For years, it’s been hard to escape the impression that Stolac is convincingly the most underrated tourist destination in our rich offerings. Whether the issue lies in its relative distance from major routes, lack of marketing, or something entirely “tenth,” it’s hard to say, but Stolac and its surroundings have much to offer.
From Illyrians to Romans
In the vicinity of Stolac lies one of the oldest remains of a populated place in Bosnian archaeology. The former city of Daorson got its name from the Hellenized Daorsi tribe that lived in these areas approximately 2,300 years ago. The remains at the site reveal a city surrounded by walls almost 2 meters thick, and among other artifacts, ancient bronze helmets adorned with figures from Greek mythology were discovered.
It’s worth noting the remains of the Roman city of Diluntuma, believed to have been located in the present-day part of Stolac called Podgrad. More precisely, mosaics from the Roman era have been discovered, mostly depicting wild animals, while one mosaic portrays the mythical figure of the Minotaur. These mosaics are housed in the National Museum of Bosnia and Herzegovina in Sarajevo.
Vidoški Fortress – Epic Appearance
Vidoški Fortress is one of Stolac’s symbols, a monumental fortified town with as many as 13 towers first mentioned in the mid-15th century. Inside the fortress, which served not only military purposes but also housed residential and religious structures, the current remains are not in great condition. Nevertheless, this historical monument appears truly monumental and is well worth attention and a visit.
Stećci – medieval tombstones
The Stolac region abounds with indigenous monuments of Bosnian-Herzegovinian history – stećci (medieval tombstones). Three necropolises around the city – Radimlja, Potkuk, and Boljuni – have been inscribed on the UNESCO World Heritage List. Radimlja, in particular, is one of the most valuable medieval monuments in Bosnia and Herzegovina.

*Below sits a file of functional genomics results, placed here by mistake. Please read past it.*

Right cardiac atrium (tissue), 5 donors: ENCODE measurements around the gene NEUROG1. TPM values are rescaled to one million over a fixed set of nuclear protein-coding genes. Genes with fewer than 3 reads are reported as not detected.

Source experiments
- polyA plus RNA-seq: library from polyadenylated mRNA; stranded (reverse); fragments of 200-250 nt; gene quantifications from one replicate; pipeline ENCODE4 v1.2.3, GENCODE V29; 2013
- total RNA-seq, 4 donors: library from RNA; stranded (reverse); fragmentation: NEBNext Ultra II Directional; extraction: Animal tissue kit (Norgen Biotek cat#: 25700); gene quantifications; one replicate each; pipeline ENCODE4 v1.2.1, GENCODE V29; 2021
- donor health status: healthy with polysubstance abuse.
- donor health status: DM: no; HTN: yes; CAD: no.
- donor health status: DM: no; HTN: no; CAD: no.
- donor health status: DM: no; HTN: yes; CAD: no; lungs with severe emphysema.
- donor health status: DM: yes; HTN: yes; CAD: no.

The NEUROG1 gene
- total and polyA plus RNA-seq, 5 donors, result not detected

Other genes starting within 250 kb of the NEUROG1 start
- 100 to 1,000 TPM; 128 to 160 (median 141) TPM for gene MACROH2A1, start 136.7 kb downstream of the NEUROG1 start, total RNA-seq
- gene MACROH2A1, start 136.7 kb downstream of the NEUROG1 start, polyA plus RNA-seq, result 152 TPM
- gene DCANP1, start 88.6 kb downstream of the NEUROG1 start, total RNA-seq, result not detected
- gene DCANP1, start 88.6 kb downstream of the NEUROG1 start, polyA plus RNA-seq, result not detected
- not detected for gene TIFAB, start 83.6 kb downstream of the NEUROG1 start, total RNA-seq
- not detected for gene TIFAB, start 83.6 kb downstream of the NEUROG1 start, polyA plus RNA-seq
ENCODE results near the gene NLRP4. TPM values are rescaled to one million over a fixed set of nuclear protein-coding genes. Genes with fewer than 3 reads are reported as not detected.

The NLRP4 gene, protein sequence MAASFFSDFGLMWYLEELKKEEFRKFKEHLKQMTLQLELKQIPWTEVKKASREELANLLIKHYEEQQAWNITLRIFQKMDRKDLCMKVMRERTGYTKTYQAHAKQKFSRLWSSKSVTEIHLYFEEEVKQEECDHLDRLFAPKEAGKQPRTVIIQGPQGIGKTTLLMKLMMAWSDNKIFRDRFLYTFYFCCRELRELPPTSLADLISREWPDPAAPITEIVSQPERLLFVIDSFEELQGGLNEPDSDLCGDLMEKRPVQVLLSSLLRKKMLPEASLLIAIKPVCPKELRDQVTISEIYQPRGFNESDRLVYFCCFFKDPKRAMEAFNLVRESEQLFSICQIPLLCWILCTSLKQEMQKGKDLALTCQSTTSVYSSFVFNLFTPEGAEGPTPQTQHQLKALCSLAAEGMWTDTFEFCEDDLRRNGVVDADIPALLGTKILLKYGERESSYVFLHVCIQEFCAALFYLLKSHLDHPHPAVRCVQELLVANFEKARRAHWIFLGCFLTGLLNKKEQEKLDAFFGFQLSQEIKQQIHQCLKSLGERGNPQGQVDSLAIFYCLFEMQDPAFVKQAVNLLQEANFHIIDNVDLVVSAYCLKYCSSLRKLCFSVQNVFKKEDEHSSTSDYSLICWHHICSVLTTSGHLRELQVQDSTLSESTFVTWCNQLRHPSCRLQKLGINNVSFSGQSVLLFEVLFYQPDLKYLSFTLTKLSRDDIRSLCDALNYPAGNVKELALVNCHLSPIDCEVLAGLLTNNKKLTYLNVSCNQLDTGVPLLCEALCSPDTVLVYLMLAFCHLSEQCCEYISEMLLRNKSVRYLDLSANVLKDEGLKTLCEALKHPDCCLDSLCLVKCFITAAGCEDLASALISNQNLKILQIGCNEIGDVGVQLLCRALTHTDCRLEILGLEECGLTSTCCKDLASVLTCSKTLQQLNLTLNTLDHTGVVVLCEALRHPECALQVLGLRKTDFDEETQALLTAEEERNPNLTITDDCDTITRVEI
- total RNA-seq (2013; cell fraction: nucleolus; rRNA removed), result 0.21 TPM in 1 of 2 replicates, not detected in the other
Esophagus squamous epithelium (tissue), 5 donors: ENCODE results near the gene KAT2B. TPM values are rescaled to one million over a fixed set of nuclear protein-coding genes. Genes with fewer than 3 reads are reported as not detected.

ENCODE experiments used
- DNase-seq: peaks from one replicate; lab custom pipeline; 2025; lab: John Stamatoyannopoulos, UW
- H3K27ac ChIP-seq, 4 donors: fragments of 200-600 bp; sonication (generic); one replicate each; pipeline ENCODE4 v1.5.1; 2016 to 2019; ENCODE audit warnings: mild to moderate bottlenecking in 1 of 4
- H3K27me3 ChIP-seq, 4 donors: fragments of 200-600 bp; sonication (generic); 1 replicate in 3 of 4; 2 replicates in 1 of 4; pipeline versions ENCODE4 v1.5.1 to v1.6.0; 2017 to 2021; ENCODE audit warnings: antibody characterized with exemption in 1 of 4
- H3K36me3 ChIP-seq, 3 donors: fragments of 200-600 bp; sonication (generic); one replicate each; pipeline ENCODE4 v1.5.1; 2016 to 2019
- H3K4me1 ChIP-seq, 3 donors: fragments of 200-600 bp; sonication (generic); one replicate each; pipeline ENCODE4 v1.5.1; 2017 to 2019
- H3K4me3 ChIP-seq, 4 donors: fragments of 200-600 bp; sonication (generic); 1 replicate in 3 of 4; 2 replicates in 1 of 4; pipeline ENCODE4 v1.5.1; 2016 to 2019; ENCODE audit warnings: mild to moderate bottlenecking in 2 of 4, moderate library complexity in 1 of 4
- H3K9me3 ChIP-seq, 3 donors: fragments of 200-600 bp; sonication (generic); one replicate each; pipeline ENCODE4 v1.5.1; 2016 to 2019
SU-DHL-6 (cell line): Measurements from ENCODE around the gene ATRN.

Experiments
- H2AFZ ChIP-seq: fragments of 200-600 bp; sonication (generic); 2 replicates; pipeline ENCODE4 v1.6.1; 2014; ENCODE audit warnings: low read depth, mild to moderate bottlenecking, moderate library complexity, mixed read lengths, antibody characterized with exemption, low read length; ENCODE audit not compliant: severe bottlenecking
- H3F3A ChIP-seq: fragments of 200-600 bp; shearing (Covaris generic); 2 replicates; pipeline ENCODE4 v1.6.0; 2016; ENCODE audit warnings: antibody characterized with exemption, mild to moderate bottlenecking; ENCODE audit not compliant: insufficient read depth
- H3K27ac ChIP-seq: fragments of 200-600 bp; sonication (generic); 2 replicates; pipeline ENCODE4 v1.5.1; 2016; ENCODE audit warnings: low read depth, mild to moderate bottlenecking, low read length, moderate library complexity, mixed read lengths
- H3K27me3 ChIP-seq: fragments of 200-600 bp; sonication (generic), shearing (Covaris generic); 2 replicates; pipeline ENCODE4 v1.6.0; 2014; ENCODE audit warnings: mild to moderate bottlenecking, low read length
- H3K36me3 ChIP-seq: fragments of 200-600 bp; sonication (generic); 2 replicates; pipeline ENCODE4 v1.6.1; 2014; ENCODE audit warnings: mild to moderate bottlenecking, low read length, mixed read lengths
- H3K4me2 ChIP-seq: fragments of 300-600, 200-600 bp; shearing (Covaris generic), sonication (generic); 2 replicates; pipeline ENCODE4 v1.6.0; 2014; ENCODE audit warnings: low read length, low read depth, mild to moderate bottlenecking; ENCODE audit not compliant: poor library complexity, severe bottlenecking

Radimlja is the largest stećci necropolis in Bosnia and Herzegovina, with 133 tombstones of various shapes and sizes. The three so-called “duke” figures, depicting a person with a raised hand, garner the most attention. These have become a recognizable symbol of stećci and that period in our history.
Bazaar and Begovina
The market in Stolac, like other bazaars, emerged during the Ottoman rule. At the heart of the market is the Čaršijska Mosque, built in the early 16th century, considered the oldest building in the old part of the town. Originally, the bazaar also housed a madrasa, harem, han, and musafirhana. With the later expansion of the bazaar, the Podgradska and Ćuprijska mosques were built, along with additional harems and madrasas, and the sahat-kula.
Begovina was also built during the Ottoman period but is located outside the old bazaar. It was the residential complex of the ruling Rizvanbegović family. Initially surrounded by walls, Begovina contained a madrasa, five traveler’s konaks, and various additional facilities. Unfortunately, Begovina suffered severe damage during the recent war and has been only partially restored.
Interesting Facts and Legends
Stolac harbors a large number of intriguing stories. Just a few kilometers from the city lies the grave of Moshe Danina, the supreme rabbi in Bosnia and Herzegovina in the early 19th century. Mosha was unjustly imprisoned and vowed to go on a journey to Palestine during his sentence. He wished that, if he died on the way, he be buried where he passed away. Fate decided that his death would occur just before Stolac, where his grave and a monument with an epitaph are located.
Three bridges in Stolac, Inat Bridge, Ćuprija Sare Kašiković, and Podgradska Bridge, hide interesting stories and legends. We leave it to you to hear them from the local population and guides.
Be sure to visit Makova Hiža. Ah, yes, “Makova” refers to Mako Dizdar, born in Stolac. Hiža is not the place where he was born or lived but a specific art house that preserves the memory of Mako Dizdar.
Explore our historical and cultural gem Stolac and discover all its charms. Source: Klix